Alan Phillips and Leonard Barden are joint British Champions of 1954 in Nottingham, photographer unknown
Alan Phillips and Leonard Barden are joint British Champions of 1954 in Nottingham, photographer unknown

He played for the BCF in four Olympiads from 1952 to 1962 and then abandoned competitive chess, applying all his energies to writing (he is chess correspondent of the Guardian, the Financial Times, the Evening Standard and the Field, and has written many books on the game.

He has also developed two special interests, in junior chess and in grading, working with utmost persistence and energy in both of these fields.

Leonard authored a series of articles on what was to become the Yugoslav Attack versus the Sicilian Dragon. Source : British Chess Magazine, Volume LXXXIII, Number 7 (July), page 208
Leonard authored a series of articles on what was to become the Yugoslav Attack versus the Sicilian Dragon. Source : British Chess Magazine, Volume LXXXIII, Number 7 (July), page 208

Amongst his best works are : a A Guide to Chess Openings, London, 1957; The Ruy Lopez, Oxford, 1963; The King’s Indian Defence, London, 1968.”

Disappointingly  Sunnucks Encyclopedia does not mention Barden at all and and surprisingly Hooper and Whyld’s usually excellent Oxford Companion only from a connection with Jim Slater.

Leonard Bardens’ Evening Standard column ends after 63 Years

Signature of LW Barden from a Brian Reilly "after dinner" postcard from Southsea 1951.
Signature of LW Barden from a Brian Reilly “after dinner” postcard from Southsea 1951.

Here is an in-depth article from Edward Winter

Leonard Barden’s Blunder Theory from Kingpin Magazine

54-Year-Old Chess Record established in 2009

From Wikipedia :

“Leonard William Barden (born 20 August 1929, in Croydon, London) is an English chess master, writer, broadcaster, organizer and promoter. The son of a dustman, he was educated at Whitgift School, South Croydon, and Balliol College, Oxford, where he read Modern History.

Travel Chess 2nd January 1951: British chess champions Jonathan Penrose and Leonard Barden ponder over a portable travel game in a restaurant. (Photo by Walter Bellamy/Express/Getty Images)
Travel Chess
2nd January 1951: British chess champions Jonathan Penrose and Leonard Barden prepare their openings over breakfast in the Yelton Hotel before the 9.30 am round start at Hastings 1950-51. (Photo by Walter Bellamy/Express/Getty Images)

He learned to play chess at age 13 while in a school shelter during a World War II German air raid. Within a few years he became one of the country’s leading juniors.[1] He represented England in four Chess Olympiads. Barden played a major role in the rise of English chess from the 1970s. As a chess columnist for various newspapers, his column in London’s Evening Standard is the world’s longest-standing chess column.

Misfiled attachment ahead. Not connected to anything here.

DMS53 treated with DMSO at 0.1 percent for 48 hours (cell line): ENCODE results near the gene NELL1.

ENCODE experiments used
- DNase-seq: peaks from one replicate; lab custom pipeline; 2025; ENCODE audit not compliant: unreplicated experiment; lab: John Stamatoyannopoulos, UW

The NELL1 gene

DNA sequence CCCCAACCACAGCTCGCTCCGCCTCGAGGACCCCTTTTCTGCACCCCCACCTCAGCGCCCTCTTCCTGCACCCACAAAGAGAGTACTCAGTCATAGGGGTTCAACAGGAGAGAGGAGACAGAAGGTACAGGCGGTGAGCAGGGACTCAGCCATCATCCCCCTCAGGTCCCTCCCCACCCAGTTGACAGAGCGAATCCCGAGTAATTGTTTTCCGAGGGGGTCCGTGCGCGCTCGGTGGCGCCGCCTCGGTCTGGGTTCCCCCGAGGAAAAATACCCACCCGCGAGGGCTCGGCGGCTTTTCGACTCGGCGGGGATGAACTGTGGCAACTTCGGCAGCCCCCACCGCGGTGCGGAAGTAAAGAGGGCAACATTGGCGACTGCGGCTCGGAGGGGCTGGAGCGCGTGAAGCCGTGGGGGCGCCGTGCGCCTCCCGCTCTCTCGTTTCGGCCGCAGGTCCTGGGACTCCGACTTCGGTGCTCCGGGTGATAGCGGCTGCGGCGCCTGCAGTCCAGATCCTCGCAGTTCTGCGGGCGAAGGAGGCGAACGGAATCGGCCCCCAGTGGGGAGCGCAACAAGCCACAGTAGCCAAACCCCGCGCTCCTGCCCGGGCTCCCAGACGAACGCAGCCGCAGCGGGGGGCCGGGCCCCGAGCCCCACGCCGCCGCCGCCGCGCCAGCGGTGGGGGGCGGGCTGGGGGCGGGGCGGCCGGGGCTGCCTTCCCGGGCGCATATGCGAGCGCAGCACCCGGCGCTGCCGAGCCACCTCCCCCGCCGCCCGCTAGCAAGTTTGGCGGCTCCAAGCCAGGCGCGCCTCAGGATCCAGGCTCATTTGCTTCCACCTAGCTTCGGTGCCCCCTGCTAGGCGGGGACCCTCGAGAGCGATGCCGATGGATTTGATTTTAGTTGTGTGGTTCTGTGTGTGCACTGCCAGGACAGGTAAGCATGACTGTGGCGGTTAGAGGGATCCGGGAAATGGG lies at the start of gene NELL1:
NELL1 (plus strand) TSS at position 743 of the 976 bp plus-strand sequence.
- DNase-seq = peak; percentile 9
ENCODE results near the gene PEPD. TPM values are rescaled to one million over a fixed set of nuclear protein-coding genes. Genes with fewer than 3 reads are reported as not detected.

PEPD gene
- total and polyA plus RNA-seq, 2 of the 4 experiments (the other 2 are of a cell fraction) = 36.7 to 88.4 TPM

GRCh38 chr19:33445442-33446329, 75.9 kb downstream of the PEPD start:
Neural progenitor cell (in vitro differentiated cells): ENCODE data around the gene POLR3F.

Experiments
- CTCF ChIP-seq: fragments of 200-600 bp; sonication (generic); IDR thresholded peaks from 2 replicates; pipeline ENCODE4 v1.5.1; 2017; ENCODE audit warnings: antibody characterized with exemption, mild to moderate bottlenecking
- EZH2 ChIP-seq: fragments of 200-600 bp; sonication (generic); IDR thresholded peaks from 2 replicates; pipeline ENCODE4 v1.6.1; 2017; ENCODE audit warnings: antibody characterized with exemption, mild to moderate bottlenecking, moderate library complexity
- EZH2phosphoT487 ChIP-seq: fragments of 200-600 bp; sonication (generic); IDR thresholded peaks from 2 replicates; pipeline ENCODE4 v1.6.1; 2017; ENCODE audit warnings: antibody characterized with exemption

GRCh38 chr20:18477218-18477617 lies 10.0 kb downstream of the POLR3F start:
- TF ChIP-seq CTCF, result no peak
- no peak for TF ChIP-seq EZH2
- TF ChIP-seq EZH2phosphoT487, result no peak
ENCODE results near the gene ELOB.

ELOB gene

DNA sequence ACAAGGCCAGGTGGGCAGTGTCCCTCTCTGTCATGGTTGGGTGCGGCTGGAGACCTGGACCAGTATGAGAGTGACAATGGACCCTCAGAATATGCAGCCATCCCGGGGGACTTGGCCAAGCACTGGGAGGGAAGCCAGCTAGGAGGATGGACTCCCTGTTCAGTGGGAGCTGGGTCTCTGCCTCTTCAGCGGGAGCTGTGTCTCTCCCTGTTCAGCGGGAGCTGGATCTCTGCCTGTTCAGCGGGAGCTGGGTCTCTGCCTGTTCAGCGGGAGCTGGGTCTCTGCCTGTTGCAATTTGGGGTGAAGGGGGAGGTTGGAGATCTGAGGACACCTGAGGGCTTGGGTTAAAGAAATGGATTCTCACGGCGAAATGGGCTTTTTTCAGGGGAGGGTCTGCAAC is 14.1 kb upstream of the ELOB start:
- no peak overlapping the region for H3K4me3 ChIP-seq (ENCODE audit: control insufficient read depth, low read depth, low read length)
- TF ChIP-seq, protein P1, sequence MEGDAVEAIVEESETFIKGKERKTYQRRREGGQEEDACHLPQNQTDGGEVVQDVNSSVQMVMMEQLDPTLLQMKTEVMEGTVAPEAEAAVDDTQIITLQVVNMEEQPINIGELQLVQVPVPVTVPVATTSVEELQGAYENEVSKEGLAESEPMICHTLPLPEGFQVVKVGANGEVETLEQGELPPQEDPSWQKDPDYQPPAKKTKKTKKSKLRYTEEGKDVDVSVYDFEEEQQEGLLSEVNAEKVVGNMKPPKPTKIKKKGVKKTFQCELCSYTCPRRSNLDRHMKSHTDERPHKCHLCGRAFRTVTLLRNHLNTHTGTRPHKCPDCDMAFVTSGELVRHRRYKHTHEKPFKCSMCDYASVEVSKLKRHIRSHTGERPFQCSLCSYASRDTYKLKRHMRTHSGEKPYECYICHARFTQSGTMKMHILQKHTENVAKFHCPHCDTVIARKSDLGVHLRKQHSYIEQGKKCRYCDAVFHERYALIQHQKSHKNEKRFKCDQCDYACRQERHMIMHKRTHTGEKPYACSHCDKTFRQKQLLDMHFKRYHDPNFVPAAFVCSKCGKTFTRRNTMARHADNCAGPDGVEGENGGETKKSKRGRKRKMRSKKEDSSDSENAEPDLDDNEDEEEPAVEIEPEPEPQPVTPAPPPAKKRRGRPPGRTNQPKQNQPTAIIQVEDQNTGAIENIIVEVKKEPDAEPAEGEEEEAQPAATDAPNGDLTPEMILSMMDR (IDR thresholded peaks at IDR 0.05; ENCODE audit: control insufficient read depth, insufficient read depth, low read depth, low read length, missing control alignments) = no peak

Leonard Barden (seated, second from right)
Leonard Barden (seated, second from right) Before Botvinnik’s 1981 Pergamon Press clock simul against England juniors, the final competitive event of the Patriarch’s career.
Standing: Stuart Conquest, Neil Dickenson. Gary Lane, Alan Byron,
Daniel King, John Hawksworth, Pergamon editor.
Seated: Julian Hodgson, Byron Jacobs, Mikhail Botvinnik, Leonard Barden, Bernard Cafferty.

In 1946, Barden won the British Junior Correspondence Chess Championship, and tied for first place in the London Boys’ Championship. The following year he tied for first with Jonathan Penrose in the British Boys’ Championship, but lost the playoff.

Barden finished fourth at Hastings in 1951–52. In 1952, he won the Paignton tournament ahead of the Canadian future grandmaster Daniel Yanofsky. He captained the Oxfordshire team which won the English Counties championship in 1951 and 1952.

Leonard William Barden (20-xiii-1929)
Barden making a move at Southend 1955.

In the latter year he captained the University of Oxford team which won the National Club Championship, and he represented the university in the annual team match against the University of Cambridge during his years there. In 1953, he won the individual British Lightning Championship (ten seconds a move).

The following year, he tied for first with the Belgian grandmaster Albéric O’Kelly de Galway at Bognor Regis, was joint British champion, with Alan Phillips, and won the Southern Counties Championship.

Leonard Barden vs Victor Korchnoi, Leipzig Olympiad, 1960
Leonard Barden vs Victor Korchnoi, Leipzig Olympiad, 1960

He finished fourth at Hastings 1957–58, ranked by chessmetrics as his best statistical performance. In the 1958 British Chess Championship, Barden again tied for first, but lost the playoff match to Penrose 1½–3½.

Leonard Barden (centre) with Raaphi Persitz, JB Sykes, OI Galvenius and DM Armstrong, Ilford, May, 1953
Leonard Barden (centre) with Raaphi Persitz, JB Sykes, OI Galvenius and DM Armstrong, Ilford, May, 1953

LWB observes analysis between David Rumens and Murray Chandler from Brighton 1980
LWB observes analysis between David Rumens and Murray Chandler from Brighton 1980. Photograph courtesy of John Upham.

He represented England in the Chess Olympiads at Helsinki 1952 (playing fourth board, scoring 2 wins, 5 draws, and 4 losses), Amsterdam 1954 (playing first reserve, scoring 1 win, 2 draws, and 4 losses), Leipzig 1960 (first reserve; 4 wins, 4 draws, 2 losses) and Varna 1962 (first reserve; 7 wins, 2 draws, 3 losses). The latter was his best performance by far.

Leonard Barden (left) and Murray Chandler display the Lloyds Bank Trophy which the 19-year old New Zealander won ahead of 3 Grandmasters and 10 International Masters for his finest international success up to 1979. in the Lloyds Bank Masters
Leonard Barden (left) and Murray Chandler display the Lloyds Bank Trophy which the 19-year old New Zealander won ahead of 3 Grandmasters and 10 International Masters for his finest international success up to 1979. in the Lloyds Bank Masters

Barden has a Morphy number of 3, having drawn with Jacques Mieses in the Premier Reserves at Hastings 1948–49. Mieses drew with Henry Bird in the last round of Hastings 1895, and Bird played a number of games with Paul Morphy in 1858 and 1859.